Do you remember “The Little Red Hen”?
The Little Red Hen, is a story about this hen who made a pan of cornbread. She had to plant the corn, tend the corn, harvest the corn, dry the corn, husk the corn, grind the corn, then take the meal, mix the meal, bake the bread and finally the bread was done and it was time to eat. Now all along the way, she would say “Who will help me ______, the corn,” and the other barnyard animals would beg off, “‘Not I,’ said the cat,” “‘Not I,’ said the pig.”
Until it came time to eat. This story is life.
There’s been a lot said about Black (under)representation at Sunday night’s Grammy awards. We’ve read celebrations of Dave and Kendrick’s Black AF opening, we’ve read the thinkpieces and responses to Cardi-B and Bruno Mars’ success and why they are winning off Black music. We’ve read that Jay-Z was robbed – but one little, underreported tidbit was the
statement former Fifth Harmony ingenue Camila Cabello made when she took the stage to present. Most media outlets who covered her moment credit her for “honoring dreamers,” but do not acknowledge how she dishonored the memory and legacies of untold numbers of Black people. In her speech she said, “This country was built by dreamers for dreamers chasing the American dream.”
THIS COUNTRY WAS BUILT BY ENSLAVED AFRICANS FOR WHITE IMPERIALISTS FRAMING A CAPITALIST SOCIETY. Period. Full fucking stop.
This clarification seems a small nit to pick on a night full of problematic outcomes. But it is a thread that when pulled, unravels the fabric of shrouded racism and anti-blackness.
My ancestors, Black men, women and children, brought here in chains against their will, endured centuries of inexplicable, unimaginable and inhumane treatment while transforming this country from a mess of British disjointed colonies into a functioning, thriving nation of its own. Black bodies were both the fuel and the machine that produced America. And this was not a labor of love. This was not the fulfillment or pursuit of a dream.
It was a living nightmare suffered by the millions of men and women who arrived on these shores as property, and the millions more they brought into the world, babies born into bondage, who never had a glimpse of what a dream could be without the context of slavery informing their very perception of themselves.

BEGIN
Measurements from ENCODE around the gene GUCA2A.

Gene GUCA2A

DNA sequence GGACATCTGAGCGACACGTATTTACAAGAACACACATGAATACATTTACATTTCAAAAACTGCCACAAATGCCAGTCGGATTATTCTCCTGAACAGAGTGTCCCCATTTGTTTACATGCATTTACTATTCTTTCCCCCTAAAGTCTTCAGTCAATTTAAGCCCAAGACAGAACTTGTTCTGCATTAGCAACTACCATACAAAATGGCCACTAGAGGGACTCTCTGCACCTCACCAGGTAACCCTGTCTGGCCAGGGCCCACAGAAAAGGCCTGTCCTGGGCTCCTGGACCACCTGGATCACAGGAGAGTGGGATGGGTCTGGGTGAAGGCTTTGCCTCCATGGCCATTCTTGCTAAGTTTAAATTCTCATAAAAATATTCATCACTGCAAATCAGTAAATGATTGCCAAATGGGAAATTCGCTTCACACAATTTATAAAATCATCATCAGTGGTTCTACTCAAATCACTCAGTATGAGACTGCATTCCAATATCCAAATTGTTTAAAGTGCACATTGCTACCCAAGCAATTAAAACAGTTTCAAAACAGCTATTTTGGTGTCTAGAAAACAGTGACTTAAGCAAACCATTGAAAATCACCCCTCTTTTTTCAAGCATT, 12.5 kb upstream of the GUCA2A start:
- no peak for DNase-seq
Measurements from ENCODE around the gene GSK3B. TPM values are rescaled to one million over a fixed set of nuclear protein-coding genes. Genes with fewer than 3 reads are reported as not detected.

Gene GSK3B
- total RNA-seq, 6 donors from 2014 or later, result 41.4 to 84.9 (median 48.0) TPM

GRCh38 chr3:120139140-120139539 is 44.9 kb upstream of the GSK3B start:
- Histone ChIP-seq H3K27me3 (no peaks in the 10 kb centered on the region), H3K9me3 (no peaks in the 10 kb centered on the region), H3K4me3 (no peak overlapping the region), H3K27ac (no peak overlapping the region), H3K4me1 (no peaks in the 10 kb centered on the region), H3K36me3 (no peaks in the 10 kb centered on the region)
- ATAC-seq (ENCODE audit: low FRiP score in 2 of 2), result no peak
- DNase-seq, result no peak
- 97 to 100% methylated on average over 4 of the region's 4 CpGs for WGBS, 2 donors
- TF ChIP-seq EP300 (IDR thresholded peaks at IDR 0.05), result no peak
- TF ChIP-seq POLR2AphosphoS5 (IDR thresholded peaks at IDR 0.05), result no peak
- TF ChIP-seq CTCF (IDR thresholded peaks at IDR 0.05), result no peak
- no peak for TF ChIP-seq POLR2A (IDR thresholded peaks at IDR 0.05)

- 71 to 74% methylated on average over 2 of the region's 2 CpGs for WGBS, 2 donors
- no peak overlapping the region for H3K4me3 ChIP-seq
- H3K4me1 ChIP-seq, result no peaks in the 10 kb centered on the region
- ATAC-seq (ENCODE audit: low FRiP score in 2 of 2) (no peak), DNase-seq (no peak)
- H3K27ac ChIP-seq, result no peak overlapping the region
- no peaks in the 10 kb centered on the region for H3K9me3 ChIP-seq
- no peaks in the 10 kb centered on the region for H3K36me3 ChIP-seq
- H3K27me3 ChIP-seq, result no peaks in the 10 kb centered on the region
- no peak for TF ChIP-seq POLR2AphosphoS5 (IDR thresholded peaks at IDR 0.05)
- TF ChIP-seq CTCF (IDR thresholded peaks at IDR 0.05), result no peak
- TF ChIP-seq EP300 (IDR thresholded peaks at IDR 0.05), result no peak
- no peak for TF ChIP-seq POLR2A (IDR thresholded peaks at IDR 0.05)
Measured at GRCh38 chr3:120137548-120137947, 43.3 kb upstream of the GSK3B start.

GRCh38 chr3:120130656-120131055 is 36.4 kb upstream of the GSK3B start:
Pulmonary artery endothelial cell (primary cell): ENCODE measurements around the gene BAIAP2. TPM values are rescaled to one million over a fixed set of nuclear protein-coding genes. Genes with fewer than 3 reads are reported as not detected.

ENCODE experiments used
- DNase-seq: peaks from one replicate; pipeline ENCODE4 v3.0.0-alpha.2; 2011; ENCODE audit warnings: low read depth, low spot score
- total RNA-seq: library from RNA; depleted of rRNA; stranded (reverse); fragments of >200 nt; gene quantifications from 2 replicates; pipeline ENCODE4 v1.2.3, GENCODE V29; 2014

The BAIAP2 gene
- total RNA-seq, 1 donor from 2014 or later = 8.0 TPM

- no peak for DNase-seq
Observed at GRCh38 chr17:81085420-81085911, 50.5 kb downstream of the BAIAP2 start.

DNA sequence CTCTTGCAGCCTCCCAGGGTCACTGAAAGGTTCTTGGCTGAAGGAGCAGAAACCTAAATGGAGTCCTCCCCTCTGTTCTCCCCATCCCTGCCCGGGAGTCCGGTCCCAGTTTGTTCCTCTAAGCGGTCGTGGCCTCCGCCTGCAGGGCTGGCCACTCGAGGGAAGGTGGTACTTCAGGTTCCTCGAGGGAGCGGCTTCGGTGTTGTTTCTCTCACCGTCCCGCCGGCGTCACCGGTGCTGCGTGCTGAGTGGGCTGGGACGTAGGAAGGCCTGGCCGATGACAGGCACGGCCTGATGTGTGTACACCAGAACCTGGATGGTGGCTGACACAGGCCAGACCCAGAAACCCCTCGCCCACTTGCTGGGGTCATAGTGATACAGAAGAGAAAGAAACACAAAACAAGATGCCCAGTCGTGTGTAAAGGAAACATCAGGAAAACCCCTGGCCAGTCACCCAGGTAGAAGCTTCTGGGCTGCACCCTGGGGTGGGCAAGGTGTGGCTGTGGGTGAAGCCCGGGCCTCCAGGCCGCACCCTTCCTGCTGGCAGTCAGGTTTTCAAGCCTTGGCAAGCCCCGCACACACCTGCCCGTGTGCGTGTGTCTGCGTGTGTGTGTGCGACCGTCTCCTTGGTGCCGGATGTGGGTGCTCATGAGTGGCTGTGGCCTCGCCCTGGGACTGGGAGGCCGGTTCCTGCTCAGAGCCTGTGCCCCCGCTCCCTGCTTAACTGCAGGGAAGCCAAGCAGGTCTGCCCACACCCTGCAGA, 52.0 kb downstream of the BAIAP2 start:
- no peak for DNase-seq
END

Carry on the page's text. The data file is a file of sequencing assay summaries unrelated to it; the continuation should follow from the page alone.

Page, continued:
To paint over this Black tableau with a glossy, colorful celebration of a dream is a disgrace to the painful reality and very consequential history of my people in this nation. Ours was not the story of hopes and dreams. As Lincoln once said, ”Free labor has the inspiration of hope; pure slavery has no hope.”
Dreamers and other immigrants came to this nation and labored in pursuit of their dream, and certainly there is room for the stories of Dreamers, but the stories of Sons and Daughters of Bondage will not be cast off the shelf to make room for them. The stories of Dreamers will not overwrite the stories of those who inspired the dream and built the foundations upon which those dreams stand. Your narrative of dreams is not bigger than my narrative of survival and triumph. You will not deny my history.
I’m mad I even have to write this, but apparently, Black people must constantly remind the world:
EVERYTHING in this nation that works today was made possible by slavery. The subways that run from Harlem to Wall Street were built by slaves as were the banks at the end of that line. The White House was built by slaves, the entire economy of the south. The bastions of higher education that still won’t teach the history of my people with critical importance were erected either by the sweat of their brow or the price on their head. And it is sickening and exhausting to have to keep reminding white people and people of color who don’t identify as Black, but have reached their dreams by standing on Blackness, of this truth.
The outrageousness of Cabello’s claim – that this nation was built by dreamers, for dreamers – is precisely why we find ourselves arguing about whether or not there is a place at the table for a Bruno Mars when Jay-Z needs room to breathe. It’s why we question the legitimacy of a Cardi-B when we we’re still tying to find a seat for SZA. We have a long history of making room at our table for everyone and as nearly as long a history of looking up from the floor at recent invitees or uninvited guests who shoved us from our seat, made themselves comfortable at the table we built, and ate up the cornbread we made.
To Cabello and those like her who have found themselves seated at the table of success with a spread already laid out before them I say this: We can’t let you eat off Blackness if you can’t even acknowledge where your meal came from. Bow your head and say grace to the providers that fed you or else you can starve – you did not plant this corn, you did not harvest this corn, you did not grind this corn. So this bread is for me and mine. WE are the stuff your dreams are made of.